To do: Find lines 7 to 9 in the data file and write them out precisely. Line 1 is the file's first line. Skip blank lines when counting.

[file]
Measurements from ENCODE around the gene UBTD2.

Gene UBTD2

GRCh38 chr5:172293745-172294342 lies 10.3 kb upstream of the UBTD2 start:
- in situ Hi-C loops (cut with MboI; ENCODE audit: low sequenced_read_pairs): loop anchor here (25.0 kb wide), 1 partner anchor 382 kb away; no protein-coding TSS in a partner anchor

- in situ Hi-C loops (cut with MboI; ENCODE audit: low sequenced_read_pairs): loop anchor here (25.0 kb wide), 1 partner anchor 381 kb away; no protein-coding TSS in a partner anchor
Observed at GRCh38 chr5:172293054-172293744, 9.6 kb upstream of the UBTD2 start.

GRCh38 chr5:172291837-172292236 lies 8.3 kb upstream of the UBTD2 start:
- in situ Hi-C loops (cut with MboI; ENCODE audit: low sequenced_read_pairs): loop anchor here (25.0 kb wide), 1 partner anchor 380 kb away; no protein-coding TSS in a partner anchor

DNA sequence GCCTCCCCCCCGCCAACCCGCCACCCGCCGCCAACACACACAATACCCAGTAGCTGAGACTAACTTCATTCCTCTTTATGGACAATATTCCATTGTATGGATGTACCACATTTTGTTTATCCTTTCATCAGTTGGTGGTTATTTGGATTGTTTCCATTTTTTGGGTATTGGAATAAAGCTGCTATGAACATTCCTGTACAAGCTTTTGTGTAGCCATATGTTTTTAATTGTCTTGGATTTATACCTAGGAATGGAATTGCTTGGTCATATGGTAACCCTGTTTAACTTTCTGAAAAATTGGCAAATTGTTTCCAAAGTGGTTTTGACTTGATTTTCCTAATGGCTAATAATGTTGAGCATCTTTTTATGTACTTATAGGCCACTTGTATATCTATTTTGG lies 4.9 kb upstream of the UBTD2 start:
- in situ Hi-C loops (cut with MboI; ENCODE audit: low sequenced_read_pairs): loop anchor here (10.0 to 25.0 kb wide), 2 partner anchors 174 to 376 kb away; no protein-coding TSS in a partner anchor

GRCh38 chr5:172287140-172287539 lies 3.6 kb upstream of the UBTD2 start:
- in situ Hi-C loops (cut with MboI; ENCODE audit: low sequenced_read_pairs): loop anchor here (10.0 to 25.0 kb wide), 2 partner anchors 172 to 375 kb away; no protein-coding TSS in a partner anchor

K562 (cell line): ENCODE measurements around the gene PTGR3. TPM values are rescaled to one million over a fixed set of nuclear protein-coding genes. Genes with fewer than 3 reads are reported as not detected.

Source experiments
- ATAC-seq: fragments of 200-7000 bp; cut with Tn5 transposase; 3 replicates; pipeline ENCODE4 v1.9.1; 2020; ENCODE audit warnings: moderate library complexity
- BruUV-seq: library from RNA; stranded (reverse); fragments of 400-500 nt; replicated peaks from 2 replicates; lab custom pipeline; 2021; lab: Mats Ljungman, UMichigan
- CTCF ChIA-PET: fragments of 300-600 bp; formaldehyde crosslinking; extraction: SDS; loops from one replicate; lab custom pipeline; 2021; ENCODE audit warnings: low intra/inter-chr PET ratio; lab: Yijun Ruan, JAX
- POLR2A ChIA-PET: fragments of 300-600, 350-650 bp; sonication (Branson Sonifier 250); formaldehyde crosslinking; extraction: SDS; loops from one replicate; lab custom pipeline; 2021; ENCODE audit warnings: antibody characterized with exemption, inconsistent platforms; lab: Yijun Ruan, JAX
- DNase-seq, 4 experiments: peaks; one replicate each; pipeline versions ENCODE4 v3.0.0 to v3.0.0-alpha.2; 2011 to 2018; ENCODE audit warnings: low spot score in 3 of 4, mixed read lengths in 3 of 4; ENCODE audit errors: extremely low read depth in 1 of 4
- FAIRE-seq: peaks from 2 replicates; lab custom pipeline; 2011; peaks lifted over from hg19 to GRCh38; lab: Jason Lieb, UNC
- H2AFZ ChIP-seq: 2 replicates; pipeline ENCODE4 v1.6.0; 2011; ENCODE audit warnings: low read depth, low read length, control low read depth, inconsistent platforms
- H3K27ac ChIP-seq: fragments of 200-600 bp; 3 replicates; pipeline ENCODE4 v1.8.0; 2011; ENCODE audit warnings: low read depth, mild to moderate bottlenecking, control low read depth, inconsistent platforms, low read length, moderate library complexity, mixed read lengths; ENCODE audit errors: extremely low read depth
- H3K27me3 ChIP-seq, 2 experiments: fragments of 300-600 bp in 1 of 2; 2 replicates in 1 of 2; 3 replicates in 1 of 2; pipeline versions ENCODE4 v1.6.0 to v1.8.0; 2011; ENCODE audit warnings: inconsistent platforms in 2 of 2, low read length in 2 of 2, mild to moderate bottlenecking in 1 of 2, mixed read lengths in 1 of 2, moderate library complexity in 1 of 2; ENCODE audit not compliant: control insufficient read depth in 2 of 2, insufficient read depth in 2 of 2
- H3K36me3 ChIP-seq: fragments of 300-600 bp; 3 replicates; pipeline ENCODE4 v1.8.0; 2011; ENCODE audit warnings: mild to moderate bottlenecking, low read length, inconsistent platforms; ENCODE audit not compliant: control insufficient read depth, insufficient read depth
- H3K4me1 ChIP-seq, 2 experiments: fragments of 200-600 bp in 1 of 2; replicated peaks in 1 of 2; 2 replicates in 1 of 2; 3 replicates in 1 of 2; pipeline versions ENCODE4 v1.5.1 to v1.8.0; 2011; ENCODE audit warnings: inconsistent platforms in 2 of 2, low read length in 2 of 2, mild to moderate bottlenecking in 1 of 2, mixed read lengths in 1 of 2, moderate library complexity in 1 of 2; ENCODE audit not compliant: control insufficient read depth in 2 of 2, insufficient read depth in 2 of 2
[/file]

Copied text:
GRCh38 chr5:172291837-172292236 lies 8.3 kb upstream of the UBTD2 start:
- in situ Hi-C loops (cut with MboI; ENCODE audit: low sequenced_read_pairs): loop anchor here (25.0 kb wide), 1 partner anchor 380 kb away; no protein-coding TSS in a partner anchor

DNA sequence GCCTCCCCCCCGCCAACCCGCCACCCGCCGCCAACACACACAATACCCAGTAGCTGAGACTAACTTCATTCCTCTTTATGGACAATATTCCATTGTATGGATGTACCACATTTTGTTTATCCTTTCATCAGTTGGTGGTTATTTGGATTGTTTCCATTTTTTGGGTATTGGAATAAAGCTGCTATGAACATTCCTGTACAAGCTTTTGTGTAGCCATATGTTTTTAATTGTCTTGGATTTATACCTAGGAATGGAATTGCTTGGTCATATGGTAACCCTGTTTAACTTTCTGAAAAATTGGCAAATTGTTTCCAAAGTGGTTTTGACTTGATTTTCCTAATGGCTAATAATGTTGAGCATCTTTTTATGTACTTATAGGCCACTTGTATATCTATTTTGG lies 4.9 kb upstream of the UBTD2 start: